Senior government adviser sacked following outcry over Islamophobic remarks

26th Apr 2019
Senior government adviser sacked following outcry over Islamophobic remarks

Sir Roger Scruton has been dismissed as the government’s housing adviser for making repeated Islamophobic and anti-Semitic remarks (Photo: Elekes Andor/WikiCommons)

Hamed Chapman

A senior Government housing adviser, who also happens to be a long term friend of Hungary’s far-right President, Viktor Orbán, has been dismissed following an outcry after repeatedly making Islamophobic and anti-Semitic remarks.

Prime Minister, Theresa May’s spokeswoman confirmed that in a telephone call Communities Secretary, James Brokenshire, had sacked Sir Roger Scruton as Chair of the Building Better, Building Beautiful Commission team with immediate effect.

The spokeswoman described the comments by the 75-year old right-wing philosopher, who was knighted less than three years ago, as “deeply offensive and completely unacceptable” and said it was “right that he has been dismissed.”

Asked why in he had been given the unpaid role in the first place last year, given earlier similar comments, the spokeswoman said he had been appointed “because of his expertise in the built environment.”His comments though, she said, were “clearly distracting from the important work of the commission and so it is no longer right for him to act as a Government adviser.”

In an interview with the New Statesman magazine, Scruton claimed that Hungarians were extremely alarmed by what he described as “the sudden invasion of huge tribes of Muslims.” He also repeated his views on George Soros, the Hungarian-American philanthropist, who is frequently cited in anti-Semitic conspiracy theories.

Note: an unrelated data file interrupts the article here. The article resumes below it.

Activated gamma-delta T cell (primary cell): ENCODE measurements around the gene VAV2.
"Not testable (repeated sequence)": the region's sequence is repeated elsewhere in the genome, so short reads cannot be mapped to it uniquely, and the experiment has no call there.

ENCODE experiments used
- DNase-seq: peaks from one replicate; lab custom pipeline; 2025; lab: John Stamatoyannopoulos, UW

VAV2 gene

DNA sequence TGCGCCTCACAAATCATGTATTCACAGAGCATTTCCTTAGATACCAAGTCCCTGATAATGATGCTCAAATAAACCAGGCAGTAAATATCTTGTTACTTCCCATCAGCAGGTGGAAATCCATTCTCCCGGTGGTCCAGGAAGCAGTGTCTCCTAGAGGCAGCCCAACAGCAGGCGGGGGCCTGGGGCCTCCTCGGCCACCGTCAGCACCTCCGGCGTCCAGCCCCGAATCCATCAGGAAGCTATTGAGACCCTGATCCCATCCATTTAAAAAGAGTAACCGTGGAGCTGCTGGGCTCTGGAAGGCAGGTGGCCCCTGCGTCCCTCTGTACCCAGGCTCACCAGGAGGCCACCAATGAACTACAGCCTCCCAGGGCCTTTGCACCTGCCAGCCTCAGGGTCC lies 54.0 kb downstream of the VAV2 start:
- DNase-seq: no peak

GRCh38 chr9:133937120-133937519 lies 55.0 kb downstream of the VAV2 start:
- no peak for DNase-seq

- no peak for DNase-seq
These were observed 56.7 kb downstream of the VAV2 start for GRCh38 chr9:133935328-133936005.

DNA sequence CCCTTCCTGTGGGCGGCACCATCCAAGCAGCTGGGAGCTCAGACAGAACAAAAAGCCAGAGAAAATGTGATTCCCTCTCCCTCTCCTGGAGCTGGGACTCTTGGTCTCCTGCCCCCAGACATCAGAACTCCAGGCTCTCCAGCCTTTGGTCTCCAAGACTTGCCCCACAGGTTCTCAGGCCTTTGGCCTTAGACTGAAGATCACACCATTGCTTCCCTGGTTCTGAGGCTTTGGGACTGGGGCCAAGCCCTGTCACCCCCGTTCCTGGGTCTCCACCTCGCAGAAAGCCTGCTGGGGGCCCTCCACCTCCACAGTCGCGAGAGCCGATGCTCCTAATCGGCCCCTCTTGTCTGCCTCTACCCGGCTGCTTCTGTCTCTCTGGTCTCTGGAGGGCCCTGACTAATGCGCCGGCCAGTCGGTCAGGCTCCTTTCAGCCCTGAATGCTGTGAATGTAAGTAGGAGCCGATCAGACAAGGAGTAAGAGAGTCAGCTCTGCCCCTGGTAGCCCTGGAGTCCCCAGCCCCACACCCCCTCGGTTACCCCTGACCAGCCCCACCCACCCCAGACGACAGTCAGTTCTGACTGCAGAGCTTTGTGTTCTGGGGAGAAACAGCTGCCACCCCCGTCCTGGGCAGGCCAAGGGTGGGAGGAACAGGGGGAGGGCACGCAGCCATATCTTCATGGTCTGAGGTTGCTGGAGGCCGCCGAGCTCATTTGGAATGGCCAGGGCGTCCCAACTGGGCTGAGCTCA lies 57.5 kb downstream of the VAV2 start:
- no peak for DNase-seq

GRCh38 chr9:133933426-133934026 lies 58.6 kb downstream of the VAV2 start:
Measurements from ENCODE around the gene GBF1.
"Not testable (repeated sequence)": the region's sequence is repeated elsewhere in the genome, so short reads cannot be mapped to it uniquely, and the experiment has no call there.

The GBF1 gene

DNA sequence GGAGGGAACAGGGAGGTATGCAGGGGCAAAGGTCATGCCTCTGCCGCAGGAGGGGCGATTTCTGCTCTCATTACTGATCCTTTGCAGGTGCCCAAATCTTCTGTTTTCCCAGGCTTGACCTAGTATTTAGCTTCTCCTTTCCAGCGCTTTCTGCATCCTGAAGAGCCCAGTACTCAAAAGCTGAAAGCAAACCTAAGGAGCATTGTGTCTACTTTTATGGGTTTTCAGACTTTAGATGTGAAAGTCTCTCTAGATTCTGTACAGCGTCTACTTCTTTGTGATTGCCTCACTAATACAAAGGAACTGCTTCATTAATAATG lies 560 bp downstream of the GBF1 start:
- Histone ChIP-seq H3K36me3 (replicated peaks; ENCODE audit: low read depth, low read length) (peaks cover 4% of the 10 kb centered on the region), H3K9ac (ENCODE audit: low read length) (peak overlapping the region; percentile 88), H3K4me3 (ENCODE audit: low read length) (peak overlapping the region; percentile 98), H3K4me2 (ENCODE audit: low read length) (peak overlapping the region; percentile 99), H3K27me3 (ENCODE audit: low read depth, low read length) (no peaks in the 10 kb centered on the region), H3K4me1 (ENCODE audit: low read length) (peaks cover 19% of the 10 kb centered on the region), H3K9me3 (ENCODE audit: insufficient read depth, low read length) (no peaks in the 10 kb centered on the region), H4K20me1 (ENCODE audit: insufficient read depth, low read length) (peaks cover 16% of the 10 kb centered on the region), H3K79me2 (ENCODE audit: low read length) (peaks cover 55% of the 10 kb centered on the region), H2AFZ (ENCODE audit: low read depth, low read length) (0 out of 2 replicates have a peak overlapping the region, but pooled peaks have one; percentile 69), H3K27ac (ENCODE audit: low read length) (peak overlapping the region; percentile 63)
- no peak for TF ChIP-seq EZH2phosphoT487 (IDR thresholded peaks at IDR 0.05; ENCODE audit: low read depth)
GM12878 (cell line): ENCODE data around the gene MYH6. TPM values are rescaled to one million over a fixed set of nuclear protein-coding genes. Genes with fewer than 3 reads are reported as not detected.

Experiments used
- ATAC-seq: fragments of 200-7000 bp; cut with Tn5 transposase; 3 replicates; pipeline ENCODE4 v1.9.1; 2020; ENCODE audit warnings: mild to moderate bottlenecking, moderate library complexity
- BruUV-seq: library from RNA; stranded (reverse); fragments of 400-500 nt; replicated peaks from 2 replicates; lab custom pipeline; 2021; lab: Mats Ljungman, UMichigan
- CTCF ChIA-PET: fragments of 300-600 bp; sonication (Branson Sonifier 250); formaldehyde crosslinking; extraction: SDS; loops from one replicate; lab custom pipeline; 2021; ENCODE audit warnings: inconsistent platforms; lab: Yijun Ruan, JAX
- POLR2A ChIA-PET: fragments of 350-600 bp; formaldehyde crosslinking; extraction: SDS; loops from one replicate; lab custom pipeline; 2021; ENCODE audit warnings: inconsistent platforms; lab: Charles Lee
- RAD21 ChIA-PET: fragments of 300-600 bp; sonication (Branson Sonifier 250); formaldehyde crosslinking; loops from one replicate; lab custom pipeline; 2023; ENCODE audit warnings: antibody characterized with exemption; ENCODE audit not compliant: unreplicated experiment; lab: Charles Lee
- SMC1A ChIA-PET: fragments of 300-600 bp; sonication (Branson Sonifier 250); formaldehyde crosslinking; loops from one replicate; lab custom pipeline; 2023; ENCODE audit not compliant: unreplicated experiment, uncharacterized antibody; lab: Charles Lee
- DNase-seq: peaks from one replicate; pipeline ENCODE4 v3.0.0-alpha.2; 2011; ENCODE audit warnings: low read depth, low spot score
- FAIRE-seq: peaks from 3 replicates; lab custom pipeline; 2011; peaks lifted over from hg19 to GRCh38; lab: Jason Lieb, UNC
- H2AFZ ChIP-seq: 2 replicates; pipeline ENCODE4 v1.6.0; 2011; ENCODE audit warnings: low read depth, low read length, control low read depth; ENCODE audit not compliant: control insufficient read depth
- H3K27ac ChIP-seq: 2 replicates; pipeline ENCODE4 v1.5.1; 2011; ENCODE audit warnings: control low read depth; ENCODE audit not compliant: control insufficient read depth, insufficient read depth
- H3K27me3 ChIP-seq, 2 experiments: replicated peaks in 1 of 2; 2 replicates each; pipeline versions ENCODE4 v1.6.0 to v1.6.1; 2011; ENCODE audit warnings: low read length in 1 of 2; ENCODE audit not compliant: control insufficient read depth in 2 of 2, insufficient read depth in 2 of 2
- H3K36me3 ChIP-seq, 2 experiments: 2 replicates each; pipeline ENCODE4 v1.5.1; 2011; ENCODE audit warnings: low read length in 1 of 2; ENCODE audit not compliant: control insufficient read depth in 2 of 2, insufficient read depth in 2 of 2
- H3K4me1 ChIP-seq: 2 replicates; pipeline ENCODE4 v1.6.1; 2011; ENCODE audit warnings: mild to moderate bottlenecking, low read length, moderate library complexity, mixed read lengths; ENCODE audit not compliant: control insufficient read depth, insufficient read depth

Since his appointment in November, the former advisor has faced calls to be sacked given his Islamophobic views. He said that Islamophobia was invented by the Muslim Brotherhood and does not exist.

His latest outburst provoked a further backlash on the social media and from some politicians, including Shadow Equalities Secretary, Dawn Butler, who termed his comments as “despicable” and “invoke the language of white supremacists.”

“His claim that Islamophobia does not exist, a few weeks after the devastating attack in Christchurch, is extremely dangerous, and his defence of the prejudice stoked by Viktor Orbán’s government in Hungary is appalling,” Butler warned.

Andrew Gwynne, the Shadow Communities Secretary, went further in calling for Brokenshire to “apologise for defending Mr Scruton as a ‘champion’ of free speech and for saying our criticism of him was ‘misinformed’ and ‘ill-judged.’”

“Mr Brokenshire also said ‘due diligence’ had been conducted on Mr Scruton’s appointment, so he must explain what this entailed, what processes he followed and how he reached his decision. The government should also strip him of his knighthood,” Gwynne said.

Britain’s ruling party itself has faced continual accusations of being institutionally Islamophobic but has refused to carry any independent investigations. Last year, the Tories were the only governing conservative party in Western Europe to controversially vote en masse in support of Orbán’s far-right Government.

In its criticism, the Muslim Council of Britain has previously warned: “As the Conservative Party faces its latest crisis on Islamophobia, it cannot continue with false promises to take the issue seriously whilst retaining people such as Mr Scruton as a government adviser.”
“The reality is that these concerns will continue to recur until trust is rebuilt through – in part – an independent inquiry into Islamophobia in the party,” a spokesman for the Council said.

Last month, 14 members of the Tory party were suspended after making abusive Islamophobic comments online but remains in denial about the extent of the phenomenon within its ranks.

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